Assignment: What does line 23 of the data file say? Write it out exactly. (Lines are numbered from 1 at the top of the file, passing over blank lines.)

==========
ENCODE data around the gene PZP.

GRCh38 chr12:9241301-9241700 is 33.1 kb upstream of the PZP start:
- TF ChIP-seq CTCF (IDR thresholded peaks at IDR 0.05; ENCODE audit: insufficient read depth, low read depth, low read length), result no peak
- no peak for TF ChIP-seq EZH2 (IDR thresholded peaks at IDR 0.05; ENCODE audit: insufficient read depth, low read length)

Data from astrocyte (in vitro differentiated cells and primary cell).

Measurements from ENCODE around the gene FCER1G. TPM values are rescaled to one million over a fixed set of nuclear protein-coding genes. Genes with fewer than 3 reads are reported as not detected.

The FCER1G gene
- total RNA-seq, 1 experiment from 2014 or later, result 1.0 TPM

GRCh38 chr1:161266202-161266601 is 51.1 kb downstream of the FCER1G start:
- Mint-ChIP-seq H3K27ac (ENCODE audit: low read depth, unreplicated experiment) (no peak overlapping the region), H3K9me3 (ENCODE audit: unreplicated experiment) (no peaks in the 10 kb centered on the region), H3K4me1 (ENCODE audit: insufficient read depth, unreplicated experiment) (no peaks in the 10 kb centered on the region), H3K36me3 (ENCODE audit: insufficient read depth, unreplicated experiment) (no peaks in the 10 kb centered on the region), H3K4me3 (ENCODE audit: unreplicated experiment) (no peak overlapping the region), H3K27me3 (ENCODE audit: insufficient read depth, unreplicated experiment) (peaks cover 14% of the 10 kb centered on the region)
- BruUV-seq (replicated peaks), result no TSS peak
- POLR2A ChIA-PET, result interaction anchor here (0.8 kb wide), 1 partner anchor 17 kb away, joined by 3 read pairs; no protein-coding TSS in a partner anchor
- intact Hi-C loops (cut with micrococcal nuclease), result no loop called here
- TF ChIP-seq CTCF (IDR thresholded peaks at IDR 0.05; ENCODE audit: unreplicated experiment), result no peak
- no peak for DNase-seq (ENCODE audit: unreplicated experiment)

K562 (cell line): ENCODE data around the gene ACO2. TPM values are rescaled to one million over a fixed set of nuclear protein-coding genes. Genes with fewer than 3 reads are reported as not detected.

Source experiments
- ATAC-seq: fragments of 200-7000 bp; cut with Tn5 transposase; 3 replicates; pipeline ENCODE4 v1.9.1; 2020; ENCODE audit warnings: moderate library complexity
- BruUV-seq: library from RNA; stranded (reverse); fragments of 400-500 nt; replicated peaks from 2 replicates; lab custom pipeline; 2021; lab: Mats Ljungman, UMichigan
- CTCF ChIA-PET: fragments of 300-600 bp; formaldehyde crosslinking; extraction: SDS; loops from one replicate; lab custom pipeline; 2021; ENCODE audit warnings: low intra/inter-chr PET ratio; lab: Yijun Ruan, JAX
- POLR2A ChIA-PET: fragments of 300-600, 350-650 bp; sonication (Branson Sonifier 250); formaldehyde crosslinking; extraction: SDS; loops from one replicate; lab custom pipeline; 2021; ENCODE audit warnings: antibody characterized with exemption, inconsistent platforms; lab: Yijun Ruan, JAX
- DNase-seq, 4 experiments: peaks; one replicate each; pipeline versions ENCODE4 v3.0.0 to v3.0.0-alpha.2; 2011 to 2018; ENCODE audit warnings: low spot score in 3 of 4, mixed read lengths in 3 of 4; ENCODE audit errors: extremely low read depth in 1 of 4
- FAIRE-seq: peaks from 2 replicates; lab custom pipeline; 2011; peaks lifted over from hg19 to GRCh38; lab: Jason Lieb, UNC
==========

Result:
- FAIRE-seq: peaks from 2 replicates; lab custom pipeline; 2011; peaks lifted over from hg19 to GRCh38; lab: Jason Lieb, UNC